Hypo-excitability of cortical areas in patients affected by Friedreich ataxia: a TMS study.
ABSTRACT The aim of the study was to explore excitability of a motor and a non-motor (visual) area in patients affected by Friedreich ataxia and to correlate neurophysiological data with clinical parameters. Seven patients (3M/4F) and ten healthy controls (5M/5F) participated in the study. The hot-spot for activation of right abductor pollicis brevis was checked by means of a figure-of-eight coil and the motor threshold (MT) on this point was recorded. The phosphene threshold (PT) was measured by means of a focal coil over the occipital cortex as the lower intensity of magnetic stimulation able to induce the perception of phosphenes. The patients showed a significantly higher mean PT (p<.03) and MT values (p<.001) than controls. In all but one patient unable to perceive phosphenes (42% vs. 50% of controls), TMS at 100% intensity did not elicit motor response at rest. The difference in percentage of patients (57.1%) and controls (100%) with motor responses was nearly significant. The size of GAA1 expansion showed significant correlations with PT and MT values. The results of our study showed that FA patients had reduced cortical activation, involving both the motor and the visual cortex. The cortical involvement in these patients seems to be mainly genetically determined. The study provides the first evidence of cortical dysfunction in patients with genetically defined Friedreich ataxia.
- [show abstract] [hide abstract]
ABSTRACT: Previous studies of patients with spinocerebellar atrophy type 1 (SCA-1) and Friedreich's ataxia (FA) have suggested the occurrence of membrane disturbances in both disorders. We measured concentrations of phosphatidylcholine (PC), diacyl and plasmalogen phosphatidylethanolamine (PE), and phosphatidylserine (PS), along with their fatty acid profiles, in the brains of eight patients with Friedreich's ataxia (FA) and nine patients with dominantly inherited spinocerebellar atrophy type 1 (SCA-1). Compared with the controls, levels of all phospholipid types (PE, PS, and PC) were reduced in the cerebellar but not occipital cortex of SCA-1 patients. In contrast, in the FA group, levels of PS and PE, but not PC, were reduced in both cerebellar and occipital cortices. The fatty acid composition of individual brain phospholipids was altered in both FA and SCA-1 patients, most markedly in the plasmalogen PE and PS classes of cerebellar phospholipids. Given the neuropathologic characteristics of each disorder, it is likely that altered fatty acid composition and phospholipid levels in SCA-1 cerebellar cortex occur as a consequence of pronounced cerebellar degeneration. In contrast, reduced phospholipid levels in FA cerebellar and occipital cortex, areas characterized by, at most, minimal neuronal loss in FA, may represent a widespread alteration in cellular phospholipid metabolism occurring in response to the specific gene defect in the disorder.Movement Disorders 10/1998; 13(5):813-9. · 4.56 Impact Factor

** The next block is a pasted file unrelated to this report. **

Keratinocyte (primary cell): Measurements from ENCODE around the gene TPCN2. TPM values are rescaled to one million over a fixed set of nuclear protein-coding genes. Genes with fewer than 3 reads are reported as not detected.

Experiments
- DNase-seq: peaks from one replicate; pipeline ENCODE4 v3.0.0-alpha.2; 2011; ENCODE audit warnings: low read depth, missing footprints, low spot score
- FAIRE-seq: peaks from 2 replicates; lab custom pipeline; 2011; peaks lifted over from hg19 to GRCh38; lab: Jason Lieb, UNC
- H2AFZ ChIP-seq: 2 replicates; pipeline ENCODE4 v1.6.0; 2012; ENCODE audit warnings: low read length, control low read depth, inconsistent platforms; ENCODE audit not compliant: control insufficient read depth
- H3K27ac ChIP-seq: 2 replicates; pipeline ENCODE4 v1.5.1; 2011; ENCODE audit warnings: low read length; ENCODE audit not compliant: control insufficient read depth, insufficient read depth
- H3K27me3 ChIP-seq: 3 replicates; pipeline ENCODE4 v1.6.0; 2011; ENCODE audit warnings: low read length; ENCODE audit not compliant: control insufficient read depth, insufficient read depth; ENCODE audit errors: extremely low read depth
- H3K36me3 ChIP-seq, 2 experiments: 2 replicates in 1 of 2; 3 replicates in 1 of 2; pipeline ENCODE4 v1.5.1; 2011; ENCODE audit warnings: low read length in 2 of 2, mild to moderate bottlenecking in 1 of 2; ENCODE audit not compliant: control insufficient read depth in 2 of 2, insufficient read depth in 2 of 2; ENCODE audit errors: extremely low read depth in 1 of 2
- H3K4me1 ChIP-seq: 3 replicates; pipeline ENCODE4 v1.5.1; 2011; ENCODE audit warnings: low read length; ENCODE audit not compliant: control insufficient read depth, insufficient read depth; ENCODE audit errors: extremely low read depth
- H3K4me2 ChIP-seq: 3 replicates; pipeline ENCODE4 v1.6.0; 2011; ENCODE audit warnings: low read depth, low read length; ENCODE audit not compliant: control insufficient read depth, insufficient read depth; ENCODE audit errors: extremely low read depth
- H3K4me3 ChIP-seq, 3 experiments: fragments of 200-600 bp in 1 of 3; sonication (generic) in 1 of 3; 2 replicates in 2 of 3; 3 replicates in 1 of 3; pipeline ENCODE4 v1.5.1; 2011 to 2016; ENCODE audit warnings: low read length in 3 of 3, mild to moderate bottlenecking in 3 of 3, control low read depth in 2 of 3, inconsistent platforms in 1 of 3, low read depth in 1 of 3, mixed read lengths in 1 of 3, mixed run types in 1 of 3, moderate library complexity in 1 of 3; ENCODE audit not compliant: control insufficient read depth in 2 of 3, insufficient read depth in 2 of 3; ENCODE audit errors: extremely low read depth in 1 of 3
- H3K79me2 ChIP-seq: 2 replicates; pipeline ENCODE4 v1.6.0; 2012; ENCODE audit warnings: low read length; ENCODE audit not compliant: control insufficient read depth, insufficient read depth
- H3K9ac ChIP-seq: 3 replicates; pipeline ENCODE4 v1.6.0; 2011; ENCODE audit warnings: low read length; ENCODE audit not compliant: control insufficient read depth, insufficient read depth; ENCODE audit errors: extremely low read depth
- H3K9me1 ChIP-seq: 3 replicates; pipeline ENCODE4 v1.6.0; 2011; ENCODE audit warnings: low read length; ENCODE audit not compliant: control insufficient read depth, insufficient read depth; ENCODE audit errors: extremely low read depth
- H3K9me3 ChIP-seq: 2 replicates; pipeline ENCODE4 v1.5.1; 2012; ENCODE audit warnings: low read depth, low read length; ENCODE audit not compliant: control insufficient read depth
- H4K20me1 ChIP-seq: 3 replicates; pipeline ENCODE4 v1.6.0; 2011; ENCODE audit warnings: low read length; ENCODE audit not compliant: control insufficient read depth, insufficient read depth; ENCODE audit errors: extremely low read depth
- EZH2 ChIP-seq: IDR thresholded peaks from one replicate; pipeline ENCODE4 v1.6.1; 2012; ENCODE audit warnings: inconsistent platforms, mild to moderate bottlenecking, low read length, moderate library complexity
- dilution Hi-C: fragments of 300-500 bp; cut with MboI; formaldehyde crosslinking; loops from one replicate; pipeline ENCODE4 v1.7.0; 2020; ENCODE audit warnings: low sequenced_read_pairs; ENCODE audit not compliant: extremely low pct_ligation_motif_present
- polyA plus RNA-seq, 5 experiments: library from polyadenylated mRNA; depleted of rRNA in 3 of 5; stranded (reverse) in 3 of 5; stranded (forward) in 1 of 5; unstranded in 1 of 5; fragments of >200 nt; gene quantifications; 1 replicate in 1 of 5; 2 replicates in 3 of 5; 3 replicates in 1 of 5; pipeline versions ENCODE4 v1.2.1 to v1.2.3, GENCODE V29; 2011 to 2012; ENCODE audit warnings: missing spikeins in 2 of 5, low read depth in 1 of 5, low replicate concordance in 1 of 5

- Electroencephalography and Clinical Neurophysiology 09/1994; 91(2):79-92.
Article: Friedreich’s ataxia[show abstract] [hide abstract]
ABSTRACT: Friedreich’s ataxia, the most common hereditary ataxia, is caused by expansion of a GAA triplet located within the first intron of the frataxin gene on chromosome 9q13. There is a clear correlation between size of the expanded repeat and severity of the phenotype. Frataxin is a mitochondrial protein that plays a role in iron homeostasis. Deficiency of frataxin results in mitochondrial iron accumulation, defects in specific mitochondrial enzymes, enhanced sensitivity to oxidative stress, and eventually free-radical mediated cell death. Friedreich’s ataxia is considered a nuclear encoded mitochondrial disease.This review discusses the major and rapid progress made in Friedreich’s ataxia from gene mapping and identification of the gene to pathogenesis and encouraging therapeutic implications.Pediatric Neurology - PEDIAT NEUROL. 01/2003; 28(5):335-341.